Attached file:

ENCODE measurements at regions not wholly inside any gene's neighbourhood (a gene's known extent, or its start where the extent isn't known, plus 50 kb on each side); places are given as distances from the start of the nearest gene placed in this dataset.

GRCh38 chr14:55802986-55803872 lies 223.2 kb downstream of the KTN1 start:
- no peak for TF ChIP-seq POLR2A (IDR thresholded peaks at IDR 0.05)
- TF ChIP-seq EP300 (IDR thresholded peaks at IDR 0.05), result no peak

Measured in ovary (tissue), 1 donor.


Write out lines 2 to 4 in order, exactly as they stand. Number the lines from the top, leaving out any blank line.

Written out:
GRCh38 chr14:55802986-55803872 lies 223.2 kb downstream of the KTN1 start:
- no peak for TF ChIP-seq POLR2A (IDR thresholded peaks at IDR 0.05)
- TF ChIP-seq EP300 (IDR thresholded peaks at IDR 0.05), result no peak